Butz v. Glover Livestock Commission Company, Inc.

RESPONDENT: Glover Livestock Commission Company, Inc.
LOCATION: Allegheny County District Court

DOCKET NO.: 71-1545
DECIDED BY: Burger Court (1972-1975)
LOWER COURT: United States Court of Appeals for the Eighth Circuit

CITATION: 411 US 182 (1973)
ARGUED: Feb 27, 1973
DECIDED: Mar 28, 1973

Keith A. Jones - for petitioners
R. A. Eilbott, Jr. - for respondent

Facts of the case


Media for Butz v. Glover Livestock Commission Company, Inc.

Audio Transcription for Oral Argument - February 27, 1973 in Butz v. Glover Livestock Commission Company, Inc.

Warren E. Burger:

We'll hear arguments next in 71-1545, Butz against Glover Livestock Commission.

Mr. Jones, you may proceed.

Keith A. Jones:

Mr. Chief Justice, and may it please the Court.

This case is here on writ of certiorari to the Court of Appeals for the Eight Circuit.

The issue presented is whether the court below exceeded the permissible scope of review in setting aside the Secretary’s 20-day suspension of respondent as a registrant under the Packers and Stockyards Act of 1921.

The suspension was ordered, pursuant to the Secretary’s authority to suspend for a reasonable period any registrant committing any violation of the Act.

Respondent is a livestock broker for a market agency, who is paid a sales commission for conducting an auction of which livestock is sold on a weight basis.

Respondent has now been detected violating the Act on four separate occasions by short-weighing cattle consigned to it for sale.

On the earlier occasions, it had simply been warned against future violations.

On the fourth instance of short-weighing, which is the subject of this suit, a formal complaint against respondent was issued by the Packers and Stockyards Administration.

The case was initially tried before Department of Agriculture Hearing Examiner.

It found that respondent had intentionally short-weighed the cattle consigned to it for sale.

The Hearing Examiner recommended an appropriate cease and desist order and also a 30-day suspension.

The matter was then reviewed by a judicial officer having authority to act on behalf of the Secretary.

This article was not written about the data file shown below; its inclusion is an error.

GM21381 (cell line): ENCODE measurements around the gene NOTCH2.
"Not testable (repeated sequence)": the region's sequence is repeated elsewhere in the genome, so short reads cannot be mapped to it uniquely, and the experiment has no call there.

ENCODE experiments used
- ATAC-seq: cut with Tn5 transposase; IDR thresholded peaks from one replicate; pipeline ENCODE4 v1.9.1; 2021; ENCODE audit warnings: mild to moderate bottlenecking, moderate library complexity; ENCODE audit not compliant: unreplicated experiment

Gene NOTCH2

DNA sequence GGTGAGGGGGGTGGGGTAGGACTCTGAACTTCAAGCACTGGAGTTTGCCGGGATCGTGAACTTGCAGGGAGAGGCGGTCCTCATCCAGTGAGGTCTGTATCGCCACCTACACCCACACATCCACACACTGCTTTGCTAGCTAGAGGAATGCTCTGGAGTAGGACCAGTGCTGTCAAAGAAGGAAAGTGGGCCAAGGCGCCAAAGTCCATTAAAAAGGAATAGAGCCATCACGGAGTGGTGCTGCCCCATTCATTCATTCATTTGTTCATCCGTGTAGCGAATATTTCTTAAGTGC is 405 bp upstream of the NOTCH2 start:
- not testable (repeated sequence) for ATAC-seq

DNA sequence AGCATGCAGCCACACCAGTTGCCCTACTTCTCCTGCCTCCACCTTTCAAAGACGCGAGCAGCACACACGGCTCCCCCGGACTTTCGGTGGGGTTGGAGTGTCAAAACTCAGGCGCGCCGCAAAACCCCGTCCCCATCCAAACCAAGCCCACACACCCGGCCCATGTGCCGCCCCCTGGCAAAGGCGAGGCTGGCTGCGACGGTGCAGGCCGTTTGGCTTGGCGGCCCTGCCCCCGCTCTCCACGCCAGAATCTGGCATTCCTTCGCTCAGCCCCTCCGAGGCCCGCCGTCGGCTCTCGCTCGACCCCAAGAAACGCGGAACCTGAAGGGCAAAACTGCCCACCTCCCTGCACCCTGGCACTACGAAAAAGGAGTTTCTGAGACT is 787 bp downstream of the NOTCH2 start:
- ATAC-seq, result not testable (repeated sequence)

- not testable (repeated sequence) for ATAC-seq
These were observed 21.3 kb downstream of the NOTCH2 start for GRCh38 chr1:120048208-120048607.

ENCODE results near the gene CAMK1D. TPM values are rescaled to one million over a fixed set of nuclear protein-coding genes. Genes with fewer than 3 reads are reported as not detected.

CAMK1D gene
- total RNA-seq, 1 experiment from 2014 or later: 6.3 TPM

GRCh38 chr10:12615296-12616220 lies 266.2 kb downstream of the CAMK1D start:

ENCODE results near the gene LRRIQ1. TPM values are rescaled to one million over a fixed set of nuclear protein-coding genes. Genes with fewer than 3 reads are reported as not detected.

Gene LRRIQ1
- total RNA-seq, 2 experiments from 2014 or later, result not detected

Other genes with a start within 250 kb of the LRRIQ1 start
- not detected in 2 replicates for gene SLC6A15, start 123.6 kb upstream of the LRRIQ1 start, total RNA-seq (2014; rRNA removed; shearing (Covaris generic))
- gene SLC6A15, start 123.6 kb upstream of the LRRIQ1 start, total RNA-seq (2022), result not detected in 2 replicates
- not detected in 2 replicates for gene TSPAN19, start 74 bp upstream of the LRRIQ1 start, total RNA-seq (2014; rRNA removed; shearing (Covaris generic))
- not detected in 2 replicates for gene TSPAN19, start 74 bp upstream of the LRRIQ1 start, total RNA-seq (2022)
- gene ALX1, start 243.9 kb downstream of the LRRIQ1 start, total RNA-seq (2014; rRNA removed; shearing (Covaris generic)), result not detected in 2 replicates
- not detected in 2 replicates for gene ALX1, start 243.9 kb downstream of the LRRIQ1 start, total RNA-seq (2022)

He found that respondent short-weighing constituted a willful violation of the Act and he issued the cease and desist order recommended by the Hearing Examiner, but he reduced respondent’s suspension to only 20 days.

Since the respondent operates its market only one day per week, this 20-day suspension will affect at most three business days.

Before discussing the disposition of this case on appeal, I think it will be helpful to describe the respondent’s brokerage function as a market agency and to explain why a market agency like the respondent might intentionally short-weigh the cattle consigned to it for sale.

The sellers at respondent’s auctions are typically livestock producers, who bring or send their cattle to the respondent for purposes of the auction.

These livestock producers rarely know the true weight of their cattle.

They typically lack the weighing facilities necessary to determine the true weight.

It is the respondent who is responsible for weighing the cattle.

The buyers at the auction frequently, perhaps usually, are representatives of meatpacking companies.

They buy the cattle at the weight given by the respondent and the cattle are then shipped to the packing plants where they are reweighed.

The sad truth of the matter is that the packers tend to patronize the auctions held by market agencies, which give them a favorable break on the weight, thus, short-weighing encourages buyers.

And this in turn stimulates an increase in sales, for the livestock producers will tend to patronize the markets which attract sufficient buyers to ensure a sale of their cattle, and since the market agencies are paid on a per head basis, they profit from this higher level of sales.

William H. Rehnquist:

They don't -- their commission isn't based on a percentage of the sale price?

Keith A. Jones:

It's based -- and I think that in the record there is a schedule of the commission, that is based in part on the weight of the cattle.

If the cattle in question weighs 400 pounds or more, I think the sales commission is $4 and some odd cents.

If it is between 300 and 399 pounds, it is a lower figure, and so forth.

William H. Rehnquist:

To that extent then it would be against their interest to short-weigh?